Guisande JA, Montes M, Farto R, Armada SP, Perez MJ, Nieto TP (2004) A set of tests for the phenotypic identification of culturable bacteria associated with Galician bivalve mollusc production. J Shellfish R 3:599–609Google Scholar
  38. 38.
    Weiner RM, Segall AM, Colwell RR (1985) Characterization of a marine bacterium associated with Crassostrea virginica (the Eastern oyster). Appl Environ Microbiol 49:83–90PubMedGoogle Scholar
  39. 39.
    Colwell RR, Liston J (1960) Microbiology of shellfish. Bacteriological study of the natural flora of Pacific oysters (Crassostrea gigas). Appl Microbiol 8:104–109PubMedGoogle Scholar
  40. 40.
    Macián M, Garay E, González-Candelas F, Pujalte M, Aznar R (2000) Ribotyping of Vibrio populations associated with cultured oysters (Ostrea edulis). Syst Appl Microbiol 23:409–417PubMedGoogle Scholar
  41. 41.
    Olafsen JA, Mikkelsen HV, Giæver HM, Høvik Hansen G (1993) Indigenous bacteria in hemolymph and tissues of marine bivalves at low temperatures. Appl Environ Microbiol 59:1848–1854PubMedGoogle Scholar
  42. 42.
    Ortigosa M, Garay E, Pujalte MJ (1994) Numerical taxonomy of Vibrionaceae isolated from oysters and seawater along an annual cycle. Syst Appl Microbiol 17:216–225Google Scholar
  43. 43.
    Pujalte MJ, Ortigosa M, Macián MC, Garay E (1999) Aerobic and facultative anaerobic heterotrophic bacteria associated to Mediterranean oysters and seawater. Int Microbiol 2:259–266PubMedGoogle Scholar
  44. 44.
    Labreuche Y (2006) Caractérisation de la virulence d'une souche de Vibrio aestuarianus, pathogène de l'huître creuse Crassostrea gigas. Université de Bretagne Occidentale, Brest, France, PhD, 277pGoogle Scholar
  45. 45.
    Labreuche Y, Lambert C, Soudant P, Boulo V, Huvet A, Nicolas JL (2006) Cellular and molecular hemocyte responses of the Pacific oyster, Crassostrea gigas, following bacterial infection with Vibrio aestuarianus strain 01/32. Microbs Infect 8:2715–2724CrossRefGoogle Scholar
  46. 46.
    Nicolas JL, Corre S, Gauthier G, Robert R, Ansquer D (1996) Bacterial problems associated with scallop Pecten maximus larval culture. Dis Aquat Organ 27:67–76CrossRefGoogle Scholar
  47. 47.
    Gomez-Leon J, Villamil L, Lemos ML, Novoa B, Figueras A (2005) Isolation of Vibrio alginolyticus and Vibrio splendidus from aquacultured carpet shell clam (Ruditapes decussatus) larvae associated with mass mortalities. Appl Environ Microbiol 71:98–104CrossRefPubMedGoogle Scholar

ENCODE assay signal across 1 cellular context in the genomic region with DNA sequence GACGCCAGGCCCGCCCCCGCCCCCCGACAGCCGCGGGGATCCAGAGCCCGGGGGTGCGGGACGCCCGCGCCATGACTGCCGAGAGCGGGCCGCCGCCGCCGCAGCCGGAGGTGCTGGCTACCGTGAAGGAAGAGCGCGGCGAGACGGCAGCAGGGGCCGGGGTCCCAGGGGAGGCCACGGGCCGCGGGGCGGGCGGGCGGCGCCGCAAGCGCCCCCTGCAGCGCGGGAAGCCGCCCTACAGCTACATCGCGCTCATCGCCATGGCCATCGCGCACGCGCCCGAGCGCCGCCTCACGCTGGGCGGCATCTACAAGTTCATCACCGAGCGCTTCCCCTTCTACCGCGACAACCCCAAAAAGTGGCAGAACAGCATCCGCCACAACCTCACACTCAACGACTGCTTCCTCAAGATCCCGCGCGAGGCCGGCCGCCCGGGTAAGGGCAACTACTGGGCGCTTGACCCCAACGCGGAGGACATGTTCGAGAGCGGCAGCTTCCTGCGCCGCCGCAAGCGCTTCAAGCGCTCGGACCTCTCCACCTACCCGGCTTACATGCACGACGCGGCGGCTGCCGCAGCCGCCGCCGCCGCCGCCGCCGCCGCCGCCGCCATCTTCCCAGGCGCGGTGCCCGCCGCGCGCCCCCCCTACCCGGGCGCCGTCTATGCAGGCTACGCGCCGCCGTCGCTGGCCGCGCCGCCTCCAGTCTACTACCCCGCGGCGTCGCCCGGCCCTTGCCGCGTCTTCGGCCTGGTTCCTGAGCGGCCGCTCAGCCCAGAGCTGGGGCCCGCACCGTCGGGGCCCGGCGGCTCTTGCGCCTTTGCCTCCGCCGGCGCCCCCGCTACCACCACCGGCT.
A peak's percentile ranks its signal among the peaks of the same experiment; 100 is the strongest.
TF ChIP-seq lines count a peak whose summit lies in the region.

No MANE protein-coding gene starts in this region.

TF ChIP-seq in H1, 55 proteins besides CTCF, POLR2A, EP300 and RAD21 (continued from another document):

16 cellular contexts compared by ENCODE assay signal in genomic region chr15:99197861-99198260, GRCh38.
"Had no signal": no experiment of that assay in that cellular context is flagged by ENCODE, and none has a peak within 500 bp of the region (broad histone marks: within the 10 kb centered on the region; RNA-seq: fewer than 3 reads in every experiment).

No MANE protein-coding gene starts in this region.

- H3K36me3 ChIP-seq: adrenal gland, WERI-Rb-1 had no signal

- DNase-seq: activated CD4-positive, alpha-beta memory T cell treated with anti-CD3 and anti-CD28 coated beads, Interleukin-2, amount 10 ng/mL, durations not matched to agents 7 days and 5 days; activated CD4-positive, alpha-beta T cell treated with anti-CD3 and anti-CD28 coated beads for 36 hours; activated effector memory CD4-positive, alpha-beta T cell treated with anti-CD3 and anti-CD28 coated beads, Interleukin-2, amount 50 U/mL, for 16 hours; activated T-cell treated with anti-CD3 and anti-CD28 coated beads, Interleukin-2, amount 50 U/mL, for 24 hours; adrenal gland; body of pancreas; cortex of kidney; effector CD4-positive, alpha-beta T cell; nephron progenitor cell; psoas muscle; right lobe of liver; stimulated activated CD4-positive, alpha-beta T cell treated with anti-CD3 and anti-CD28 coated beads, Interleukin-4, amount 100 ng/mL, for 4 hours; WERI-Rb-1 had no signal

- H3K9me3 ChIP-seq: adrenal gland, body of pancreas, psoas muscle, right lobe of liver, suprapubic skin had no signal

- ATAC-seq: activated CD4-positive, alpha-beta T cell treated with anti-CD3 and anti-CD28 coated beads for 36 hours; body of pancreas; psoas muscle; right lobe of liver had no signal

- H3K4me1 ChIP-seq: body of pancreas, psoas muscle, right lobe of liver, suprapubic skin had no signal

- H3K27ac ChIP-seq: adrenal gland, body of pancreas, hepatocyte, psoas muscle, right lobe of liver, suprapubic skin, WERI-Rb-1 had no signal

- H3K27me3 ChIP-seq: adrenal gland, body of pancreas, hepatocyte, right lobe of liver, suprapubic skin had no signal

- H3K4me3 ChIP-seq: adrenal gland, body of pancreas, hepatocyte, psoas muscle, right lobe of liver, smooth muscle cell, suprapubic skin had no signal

48. 48.
    Travers MA, Le Goïc N, Huchette S, Koken M, Paillard C (2008) Summer immune depression associated with increased susceptibility of the European abalone, Haliotis tuberculata to Vibrio harveyi infection. Fish Shellfish Immunol 25:800–808CrossRefPubMedGoogle Scholar
  49. 49.
    Nicolas JL, Basuyaux O, Mazurié J, Thébault A (2002) Vibrio carchariae, a pathogen of the abalone Haliotis tuberculata. Dis Aquat Organ 50:35–43CrossRefPubMedGoogle Scholar
  50. 50.
    Chang AK, Kim HY, Park JE, Acharya P, Park IS, Yoon SM, You HJ, Hahm KS, Park JK, Lee JS (2005) Vibrio vulnificus secretes a broad-specificity metalloprotease capable of interfering with blood homeostasis through prothrombin activation and fibrinolysis. J Bacteriol 187:6909–6916CrossRefPubMedGoogle Scholar
  51. 51.
    Denkin SM, Nelson DR (2004) Regulation of Vibrio anguillarum empA metalloprotease expression and its role in virulence. Appl Environ Microbiol 70:4193–4204CrossRefPubMedGoogle Scholar
  52. 52.
    Takahashi KG, Nakamura A, Mori K (2000) Inhibitory effects of ovoglobulins on bacillary necrosis in larvae of the Pacific oyster, Crassostrea gigas. J Invertebr Pathol 75:212–217CrossRefPubMedGoogle Scholar
  53. 53.
    Watanabe H, Miyoshi SI, Kawase T, Tomochika KI, Shinoda S (2004) High growing ability of Vibrio vulnificus biotype 1 is essential for production of a toxic metalloprotease causing systemic diseases in humans. Microb Pathog 36:117–123CrossRefPubMedGoogle Scholar
  54. 54.
    Kim C-M, Kang S-M, Jeon H-J, Shin S-H (2007) Production of Vibrio vulnificus metalloprotease VvpE begins during the early growth phase: usefulness of gelatin-zymography. J Microbiol Methods 70:96–102CrossRefPubMedGoogle Scholar
  55. 55.
    Milton DL, Norqvist A, Wolf-Watz H (1992) Cloning of a metalloprotease gene involved in the virulence mechanism of Vibrio anguillarum. J Bacteriol 174:7235–7244PubMedGoogle Scholar
  56. 56.
    Le Roux F, Mohamed Z, Chakroun N, Binesse J, Saulnier D, Bouchier C, Zidane N, Ma L, Rusniok C, Lajus A, Buchrieser C, Médigue C, Polz MF, Mazel D (2009) Genome sequence of Vibrio splendidus: an abundant planctonic marine species with a large genotypic diversity. Environ Microbiol 11:1959–1970CrossRefPubMedGoogle Scholar

Copyright information

© Springer Science+Business Media, LLC 2009

Authors and Affiliations

  • Denis Saulnier
    • 1
    Email author
  • Sophie De Decker
    • 1
  • Philippe Haffner
    • 1
  • Laetitia Cobret
    • 1
  • Maeva Robert
    • 1
  • Céline Garcia
    • 1
  1. 1.Laboratoire de Génétique et PathologieIFREMER, BP 33La TrembladeFrance

Personalised recommendations